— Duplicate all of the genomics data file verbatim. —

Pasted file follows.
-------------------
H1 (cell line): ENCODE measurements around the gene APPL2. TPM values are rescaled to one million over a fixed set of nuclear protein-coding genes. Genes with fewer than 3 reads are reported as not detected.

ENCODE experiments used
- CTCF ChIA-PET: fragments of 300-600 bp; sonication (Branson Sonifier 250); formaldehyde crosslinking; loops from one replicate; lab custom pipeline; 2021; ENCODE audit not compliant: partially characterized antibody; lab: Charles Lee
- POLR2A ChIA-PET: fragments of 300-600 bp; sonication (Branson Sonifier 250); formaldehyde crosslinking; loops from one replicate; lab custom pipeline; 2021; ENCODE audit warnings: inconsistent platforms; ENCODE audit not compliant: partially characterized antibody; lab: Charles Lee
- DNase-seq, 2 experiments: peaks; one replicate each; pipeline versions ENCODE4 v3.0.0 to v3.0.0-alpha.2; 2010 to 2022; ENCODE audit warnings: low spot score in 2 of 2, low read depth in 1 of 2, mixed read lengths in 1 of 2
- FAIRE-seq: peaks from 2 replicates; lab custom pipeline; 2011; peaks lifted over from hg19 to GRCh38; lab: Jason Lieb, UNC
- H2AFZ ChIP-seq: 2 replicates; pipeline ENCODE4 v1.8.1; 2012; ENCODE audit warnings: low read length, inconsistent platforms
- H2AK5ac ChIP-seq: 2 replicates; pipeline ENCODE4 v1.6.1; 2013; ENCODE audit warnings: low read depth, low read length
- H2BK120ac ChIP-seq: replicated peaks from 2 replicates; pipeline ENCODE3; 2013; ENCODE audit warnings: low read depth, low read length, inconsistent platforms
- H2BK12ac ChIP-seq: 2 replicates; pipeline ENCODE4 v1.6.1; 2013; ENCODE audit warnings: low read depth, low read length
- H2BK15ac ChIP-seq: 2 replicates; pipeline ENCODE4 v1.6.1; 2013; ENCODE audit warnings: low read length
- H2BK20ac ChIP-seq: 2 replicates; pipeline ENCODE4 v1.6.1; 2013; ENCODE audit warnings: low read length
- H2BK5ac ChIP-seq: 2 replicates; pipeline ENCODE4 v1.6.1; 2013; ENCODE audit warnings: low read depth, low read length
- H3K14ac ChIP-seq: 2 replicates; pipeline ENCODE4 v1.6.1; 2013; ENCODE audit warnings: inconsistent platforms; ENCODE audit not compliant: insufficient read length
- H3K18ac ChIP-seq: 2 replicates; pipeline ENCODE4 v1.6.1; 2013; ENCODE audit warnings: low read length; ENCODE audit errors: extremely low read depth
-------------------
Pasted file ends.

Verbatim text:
H1 (cell line): ENCODE measurements around the gene APPL2. TPM values are rescaled to one million over a fixed set of nuclear protein-coding genes. Genes with fewer than 3 reads are reported as not detected.

ENCODE experiments used
- CTCF ChIA-PET: fragments of 300-600 bp; sonication (Branson Sonifier 250); formaldehyde crosslinking; loops from one replicate; lab custom pipeline; 2021; ENCODE audit not compliant: partially characterized antibody; lab: Charles Lee
- POLR2A ChIA-PET: fragments of 300-600 bp; sonication (Branson Sonifier 250); formaldehyde crosslinking; loops from one replicate; lab custom pipeline; 2021; ENCODE audit warnings: inconsistent platforms; ENCODE audit not compliant: partially characterized antibody; lab: Charles Lee
- DNase-seq, 2 experiments: peaks; one replicate each; pipeline versions ENCODE4 v3.0.0 to v3.0.0-alpha.2; 2010 to 2022; ENCODE audit warnings: low spot score in 2 of 2, low read depth in 1 of 2, mixed read lengths in 1 of 2
- FAIRE-seq: peaks from 2 replicates; lab custom pipeline; 2011; peaks lifted over from hg19 to GRCh38; lab: Jason Lieb, UNC
- H2AFZ ChIP-seq: 2 replicates; pipeline ENCODE4 v1.8.1; 2012; ENCODE audit warnings: low read length, inconsistent platforms
- H2AK5ac ChIP-seq: 2 replicates; pipeline ENCODE4 v1.6.1; 2013; ENCODE audit warnings: low read depth, low read length
- H2BK120ac ChIP-seq: replicated peaks from 2 replicates; pipeline ENCODE3; 2013; ENCODE audit warnings: low read depth, low read length, inconsistent platforms
- H2BK12ac ChIP-seq: 2 replicates; pipeline ENCODE4 v1.6.1; 2013; ENCODE audit warnings: low read depth, low read length
- H2BK15ac ChIP-seq: 2 replicates; pipeline ENCODE4 v1.6.1; 2013; ENCODE audit warnings: low read length
- H2BK20ac ChIP-seq: 2 replicates; pipeline ENCODE4 v1.6.1; 2013; ENCODE audit warnings: low read length
- H2BK5ac ChIP-seq: 2 replicates; pipeline ENCODE4 v1.6.1; 2013; ENCODE audit warnings: low read depth, low read length
- H3K14ac ChIP-seq: 2 replicates; pipeline ENCODE4 v1.6.1; 2013; ENCODE audit warnings: inconsistent platforms; ENCODE audit not compliant: insufficient read length
- H3K18ac ChIP-seq: 2 replicates; pipeline ENCODE4 v1.6.1; 2013; ENCODE audit warnings: low read length; ENCODE audit errors: extremely low read depth